Memory, Information Availability, and Judgment: How “What Comes To Mind” Can Hurt You

Think about the last time you had to make a judgment or decision without all the relevant information in your hands.  Maybe you were deciding which route to take to work.  Maybe you were considering which organizational program to fund or implement.  Maybe you were explaining why one group should get priority over another.  Since you didn’t have all the information you needed in your hands, how did you make your judgment or decision?

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If you’re like me, you probably used information stored in your memory.  We use information from our memory when we don’t have the information on hand, when the information doesn’t exist or would be expensive to obtain, or when we’re short on time.  These are often the contexts in which we find ourselves, so we frequently rely on information from memory to make judgments and decisions.  It should come as no surprise that our judgments and decisions are affected by how “available” the information from memory is to us.  That is, how quickly and easily the information “comes to mind”.

News Coverage That Biases Our Judgment

There are (at least) two things to keep in mind when you’re using information from memory to make judgments and decisions.  First, your perception of how frequently one kind of event occurs relative to another may be biased by how quickly and easily you can imagine multiple instances of the former event relative to the latter.  News coverage, because of its emphasis on sensational stories, is notorious for biasing people’s perceptions of the relative frequency of events.  For example, many people think certain types of events, like murder, cancer, and tornadoes occur more frequently than they actually do because they see those events highlighted by their local news program.  Less newsworthy issues like asthma and suicide, which receive less news coverage, are thought to occur less frequently than they actually do.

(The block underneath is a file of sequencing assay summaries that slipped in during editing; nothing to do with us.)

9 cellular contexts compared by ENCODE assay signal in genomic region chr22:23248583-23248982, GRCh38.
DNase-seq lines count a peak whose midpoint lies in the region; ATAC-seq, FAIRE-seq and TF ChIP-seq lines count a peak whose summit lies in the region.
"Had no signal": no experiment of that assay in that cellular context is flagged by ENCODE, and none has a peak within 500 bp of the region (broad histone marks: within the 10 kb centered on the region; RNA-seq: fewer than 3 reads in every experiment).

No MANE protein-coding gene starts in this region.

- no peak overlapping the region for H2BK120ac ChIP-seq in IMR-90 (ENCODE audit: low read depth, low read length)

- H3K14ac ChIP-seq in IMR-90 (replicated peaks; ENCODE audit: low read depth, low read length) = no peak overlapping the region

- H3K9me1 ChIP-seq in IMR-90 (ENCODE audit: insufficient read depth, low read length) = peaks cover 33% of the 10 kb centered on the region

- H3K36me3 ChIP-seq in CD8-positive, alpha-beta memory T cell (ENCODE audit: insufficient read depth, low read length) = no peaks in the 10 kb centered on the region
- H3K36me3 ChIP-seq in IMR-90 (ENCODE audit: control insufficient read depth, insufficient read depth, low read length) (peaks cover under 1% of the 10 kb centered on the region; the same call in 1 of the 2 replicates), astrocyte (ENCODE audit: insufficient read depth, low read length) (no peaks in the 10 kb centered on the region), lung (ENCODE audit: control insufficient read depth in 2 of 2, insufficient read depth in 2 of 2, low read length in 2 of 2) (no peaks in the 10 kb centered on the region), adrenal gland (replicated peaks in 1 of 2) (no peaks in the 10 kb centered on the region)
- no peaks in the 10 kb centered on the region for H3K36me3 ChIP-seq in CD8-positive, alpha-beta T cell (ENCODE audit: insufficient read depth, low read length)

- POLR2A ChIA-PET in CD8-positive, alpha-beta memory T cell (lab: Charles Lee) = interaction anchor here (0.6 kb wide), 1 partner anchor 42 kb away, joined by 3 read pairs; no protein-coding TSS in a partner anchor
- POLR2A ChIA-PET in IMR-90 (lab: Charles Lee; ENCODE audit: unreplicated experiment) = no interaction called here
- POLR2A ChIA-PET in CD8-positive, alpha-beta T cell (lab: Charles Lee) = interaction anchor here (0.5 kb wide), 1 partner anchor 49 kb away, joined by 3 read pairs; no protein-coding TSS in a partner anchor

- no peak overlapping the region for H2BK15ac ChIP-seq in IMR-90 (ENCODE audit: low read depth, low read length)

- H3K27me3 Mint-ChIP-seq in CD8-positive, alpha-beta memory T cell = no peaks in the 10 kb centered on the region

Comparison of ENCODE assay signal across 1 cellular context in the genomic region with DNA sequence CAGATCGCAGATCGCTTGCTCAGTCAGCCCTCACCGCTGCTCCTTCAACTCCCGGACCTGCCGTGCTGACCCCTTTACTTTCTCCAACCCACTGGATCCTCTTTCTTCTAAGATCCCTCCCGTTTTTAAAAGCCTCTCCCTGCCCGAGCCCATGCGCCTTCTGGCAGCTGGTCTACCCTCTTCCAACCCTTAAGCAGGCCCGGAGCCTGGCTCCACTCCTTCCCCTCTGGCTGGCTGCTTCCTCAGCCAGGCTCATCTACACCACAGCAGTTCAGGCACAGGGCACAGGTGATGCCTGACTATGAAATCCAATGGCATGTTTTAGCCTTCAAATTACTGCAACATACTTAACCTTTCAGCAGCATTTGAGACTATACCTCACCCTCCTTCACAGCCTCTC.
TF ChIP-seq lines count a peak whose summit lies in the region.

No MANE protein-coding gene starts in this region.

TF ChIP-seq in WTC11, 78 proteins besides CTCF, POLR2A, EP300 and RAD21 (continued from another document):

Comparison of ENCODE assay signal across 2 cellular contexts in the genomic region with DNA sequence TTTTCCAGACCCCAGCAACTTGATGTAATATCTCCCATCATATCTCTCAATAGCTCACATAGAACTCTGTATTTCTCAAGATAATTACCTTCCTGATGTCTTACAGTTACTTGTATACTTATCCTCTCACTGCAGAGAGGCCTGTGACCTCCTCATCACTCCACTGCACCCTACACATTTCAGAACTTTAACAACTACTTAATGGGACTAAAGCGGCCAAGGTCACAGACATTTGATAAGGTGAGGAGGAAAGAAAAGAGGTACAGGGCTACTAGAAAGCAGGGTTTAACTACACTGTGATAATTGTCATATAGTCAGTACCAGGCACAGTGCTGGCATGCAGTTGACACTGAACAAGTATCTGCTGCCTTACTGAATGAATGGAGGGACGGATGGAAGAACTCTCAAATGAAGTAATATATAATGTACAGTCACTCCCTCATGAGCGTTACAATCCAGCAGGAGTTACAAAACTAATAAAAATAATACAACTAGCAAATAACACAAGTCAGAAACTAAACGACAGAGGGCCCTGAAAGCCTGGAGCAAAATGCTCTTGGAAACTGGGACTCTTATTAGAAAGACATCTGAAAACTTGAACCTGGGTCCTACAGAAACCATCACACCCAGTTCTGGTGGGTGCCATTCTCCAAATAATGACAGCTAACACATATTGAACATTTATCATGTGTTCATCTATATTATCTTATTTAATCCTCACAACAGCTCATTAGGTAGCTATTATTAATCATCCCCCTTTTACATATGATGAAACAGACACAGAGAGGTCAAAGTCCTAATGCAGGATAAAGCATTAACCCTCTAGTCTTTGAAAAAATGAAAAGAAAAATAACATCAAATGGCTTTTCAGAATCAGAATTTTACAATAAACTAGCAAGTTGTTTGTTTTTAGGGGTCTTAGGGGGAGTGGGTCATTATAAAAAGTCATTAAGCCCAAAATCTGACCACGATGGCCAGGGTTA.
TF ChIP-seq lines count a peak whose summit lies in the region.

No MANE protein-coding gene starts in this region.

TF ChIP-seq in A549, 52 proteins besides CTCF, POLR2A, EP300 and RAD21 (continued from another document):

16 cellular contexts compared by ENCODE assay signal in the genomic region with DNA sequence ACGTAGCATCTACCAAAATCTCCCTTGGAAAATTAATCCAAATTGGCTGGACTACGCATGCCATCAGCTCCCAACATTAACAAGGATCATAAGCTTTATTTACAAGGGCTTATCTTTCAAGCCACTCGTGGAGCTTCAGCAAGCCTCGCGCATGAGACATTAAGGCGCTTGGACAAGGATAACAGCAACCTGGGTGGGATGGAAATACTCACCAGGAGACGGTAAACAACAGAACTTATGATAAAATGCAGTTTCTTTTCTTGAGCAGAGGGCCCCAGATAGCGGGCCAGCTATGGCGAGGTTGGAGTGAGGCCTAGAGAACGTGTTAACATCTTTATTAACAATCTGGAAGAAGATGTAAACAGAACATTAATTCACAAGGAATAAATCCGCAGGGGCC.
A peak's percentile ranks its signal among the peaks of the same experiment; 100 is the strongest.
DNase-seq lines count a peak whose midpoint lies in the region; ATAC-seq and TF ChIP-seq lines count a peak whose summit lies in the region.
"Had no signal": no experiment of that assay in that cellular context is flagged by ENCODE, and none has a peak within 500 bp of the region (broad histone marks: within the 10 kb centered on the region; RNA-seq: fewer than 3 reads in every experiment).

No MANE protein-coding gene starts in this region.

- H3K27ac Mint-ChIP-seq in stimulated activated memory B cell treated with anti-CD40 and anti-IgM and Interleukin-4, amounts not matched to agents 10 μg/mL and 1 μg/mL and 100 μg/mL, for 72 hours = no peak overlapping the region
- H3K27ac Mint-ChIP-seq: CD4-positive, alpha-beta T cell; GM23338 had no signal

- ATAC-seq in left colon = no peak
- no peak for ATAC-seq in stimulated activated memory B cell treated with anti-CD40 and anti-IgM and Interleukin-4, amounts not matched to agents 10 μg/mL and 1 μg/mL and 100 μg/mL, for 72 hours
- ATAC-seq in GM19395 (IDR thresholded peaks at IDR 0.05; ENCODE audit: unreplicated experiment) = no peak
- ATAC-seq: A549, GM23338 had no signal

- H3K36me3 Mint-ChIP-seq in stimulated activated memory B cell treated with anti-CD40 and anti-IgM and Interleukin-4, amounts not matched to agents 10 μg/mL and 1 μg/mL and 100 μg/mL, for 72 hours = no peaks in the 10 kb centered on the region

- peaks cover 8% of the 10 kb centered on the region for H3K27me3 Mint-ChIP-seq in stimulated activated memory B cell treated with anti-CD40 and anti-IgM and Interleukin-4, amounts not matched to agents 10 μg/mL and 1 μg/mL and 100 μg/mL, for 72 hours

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Making Judgments and Decisions Based on Relative Frequencies

Second, your perception may be biased to the extent that you recall the number of occurrences of an event (i.e. frequency) rather than the relative number of occurrences (i.e. relative frequency).  This happens when you are comparing two groups based on a certain characteristic and you forget to consider the total size of each group.  For example, if you’re researching schools before deciding which school district to live in, you may read about the number of students taking AP courses in each school.  When you think about this information, don’t forget to take into account the total number of students in each school.  The appropriate comparison is the relative number of students taking AP courses in each school.  The same goes for similar comparisons, like between two cities and the number of crimes in each city or between two groups of workers and their ability to complete projects on time.  In order to make appropriate judgments, you need to compare relative frequencies.

Guard Against Biases for Good Decision Making

These two potential biases, which stem from using information we recall from memory, have important implications for how we allocate limited resources, including time, money, and labor.  To the extent that we use readily available but inaccurate information from memory or make comparisons based on frequencies rather than relative frequencies, we are more likely to make judgments and decisions that misallocate resources and are not in our best interests.  Whenever possible, use accurate information to aid your decision making process.  When those resources aren’t available and you have to recall information from memory, remember these potential biases and guard against them by asking for as many independent points of few as possible and rigorously questioning all your underlying assumptions.  By doing so, you’ll guard against these biases creeping into your reasoning and increase your chances of making a sound decision.

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